The tropical readymades also serve as a sinister reminder of the long-standing and ongoing commodification of the Caribbean itself: its people, its territories, and its resources. As European empires and economies expanded during early modernity, demand for goods like sugar and rum depended upon the exploitation of the Caribbean and its people, setting the stage for burgeoning global capitalism—the forces of which would eventually deliver Nikes to the streets of San Juan centuries later.

In 2011, Figueroa worked with de la Barra to organize the first Gran Bienal Tropical on a San Juan beach. In addition to serving as the biennial’s co-curator, Figueroa also exhibited artwork including Rainbow, 2011, a sculpture made from colorful pipes bent in an arc between a pair of buckets. However willing he may be to indulge such romanticized, oversimplified images, like a rainbow, Figueroa ultimately gets the last laugh: depicting this illusory paradise with crude, readily available materials like spray paint and concrete.

Installation view of Radamés “Juni” Figueroa’s Please Hold Me, 2015, at Taymour Grahne, New York. Courtesy the artist and ltd los angeles.

In 2013, Figueroa worked with collaborators to construct Tree House – Club House, a large-scale architectural installation in Naguabo, Puerto Rico, incorporating bamboo and wood from the surrounding forest along with plastic and glass salvaged from San Juan. The structure’s design bore influences from the sometimes improvisatory architecture Figueroa noted throughout Puerto Rico and also the austere style of Brutalism (Figueroa’s space even included a chair designed by Marcel Breuer).

For Figueroa, the structure’s construction was secondary to the social space being enacted; Tree House – Club House was not only an installation, but also a place to dance and drink, to make new friends, and—through work and play—to collectively create something outside of systems of commercialized production. Figueroa completed a similar architectural installation in the sculpture garden of the Whitney for the museum’s 2014 biennial, and another at New York’s SculptureCenter that same year.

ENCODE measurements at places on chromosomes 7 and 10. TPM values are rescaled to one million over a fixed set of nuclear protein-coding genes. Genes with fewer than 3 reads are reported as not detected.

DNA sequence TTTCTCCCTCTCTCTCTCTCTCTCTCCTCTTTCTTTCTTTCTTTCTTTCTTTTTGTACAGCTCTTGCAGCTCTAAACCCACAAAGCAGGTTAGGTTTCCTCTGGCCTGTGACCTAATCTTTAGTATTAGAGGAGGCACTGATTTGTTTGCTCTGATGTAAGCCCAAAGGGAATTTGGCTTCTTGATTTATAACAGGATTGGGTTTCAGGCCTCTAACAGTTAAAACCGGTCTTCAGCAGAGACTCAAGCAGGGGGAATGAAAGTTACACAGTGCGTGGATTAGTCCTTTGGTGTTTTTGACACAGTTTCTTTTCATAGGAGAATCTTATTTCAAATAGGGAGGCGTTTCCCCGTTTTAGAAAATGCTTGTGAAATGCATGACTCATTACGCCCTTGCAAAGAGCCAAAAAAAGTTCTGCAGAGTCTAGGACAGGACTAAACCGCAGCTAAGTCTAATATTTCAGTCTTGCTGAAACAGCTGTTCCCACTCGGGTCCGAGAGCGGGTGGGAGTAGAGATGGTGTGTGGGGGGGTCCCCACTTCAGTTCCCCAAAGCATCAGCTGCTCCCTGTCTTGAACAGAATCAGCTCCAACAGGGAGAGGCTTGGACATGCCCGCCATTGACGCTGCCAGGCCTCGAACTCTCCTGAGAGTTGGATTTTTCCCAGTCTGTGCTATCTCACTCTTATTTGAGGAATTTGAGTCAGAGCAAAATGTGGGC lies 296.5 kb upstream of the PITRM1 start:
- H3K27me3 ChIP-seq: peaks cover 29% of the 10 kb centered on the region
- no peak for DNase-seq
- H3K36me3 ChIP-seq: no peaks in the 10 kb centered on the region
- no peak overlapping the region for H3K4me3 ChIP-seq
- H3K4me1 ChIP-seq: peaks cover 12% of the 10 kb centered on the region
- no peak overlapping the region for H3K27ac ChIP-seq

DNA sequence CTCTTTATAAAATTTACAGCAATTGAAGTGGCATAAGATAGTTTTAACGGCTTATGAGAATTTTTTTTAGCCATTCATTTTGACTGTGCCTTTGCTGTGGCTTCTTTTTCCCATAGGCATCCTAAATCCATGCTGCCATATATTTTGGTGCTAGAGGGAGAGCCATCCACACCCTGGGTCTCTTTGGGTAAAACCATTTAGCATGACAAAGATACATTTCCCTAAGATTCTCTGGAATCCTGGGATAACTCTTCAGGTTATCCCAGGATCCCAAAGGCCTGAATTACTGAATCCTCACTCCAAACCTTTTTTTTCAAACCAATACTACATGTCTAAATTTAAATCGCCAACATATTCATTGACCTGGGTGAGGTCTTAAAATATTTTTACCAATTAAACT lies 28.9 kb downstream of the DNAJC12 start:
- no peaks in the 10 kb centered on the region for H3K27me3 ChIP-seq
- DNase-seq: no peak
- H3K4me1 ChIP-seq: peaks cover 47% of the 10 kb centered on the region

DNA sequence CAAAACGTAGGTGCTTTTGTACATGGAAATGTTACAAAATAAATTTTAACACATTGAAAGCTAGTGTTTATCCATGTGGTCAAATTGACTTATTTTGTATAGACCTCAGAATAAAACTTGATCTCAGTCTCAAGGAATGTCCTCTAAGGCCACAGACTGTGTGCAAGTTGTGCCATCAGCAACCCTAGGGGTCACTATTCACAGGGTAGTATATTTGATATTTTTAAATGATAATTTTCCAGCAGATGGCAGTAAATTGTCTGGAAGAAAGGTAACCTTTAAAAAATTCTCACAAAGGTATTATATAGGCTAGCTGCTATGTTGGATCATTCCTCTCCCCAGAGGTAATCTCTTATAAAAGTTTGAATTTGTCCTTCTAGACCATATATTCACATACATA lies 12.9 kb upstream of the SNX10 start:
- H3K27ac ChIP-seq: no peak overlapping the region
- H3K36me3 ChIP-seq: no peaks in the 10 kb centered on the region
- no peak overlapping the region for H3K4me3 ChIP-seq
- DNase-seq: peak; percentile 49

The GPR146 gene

By the following September, when his exhibition “Current Times, Savage Times” was exhibited at Taymour Grahne Gallery in New York, Figueroa’s engagement with the ecological and economic crises facing Puerto Rico had become startlingly direct. Across from a wall displaying several of his Tropical Readymades, Figueroa’s installation Please Hold Me, 2015, resembled a messy collage of handmade signs sporting phrases such as “necesito dinero para producir arte, mi pais esta jodido...please help me” [“need money to make art, my country is fucked”] and “soy un pobre diablo de una isla tropical en banca rota” [“I’m a poor devil from a tropical island in bankruptcy”].

Though the double entendre in the installation’s title, which signals both intimacy and protest, may prompt a chuckle, the phrase’s underlying vulnerability is especially haunting now, over two years later, when Puerto Rico has been devastated by natural disaster, the aftermath of which has been exacerbated by the callous indifference of the Trump administration. Today, Figueroa’s work reminds viewers that these cycles of fetishism and neglect are nothing new, having influenced visions of the Caribbean for centuries.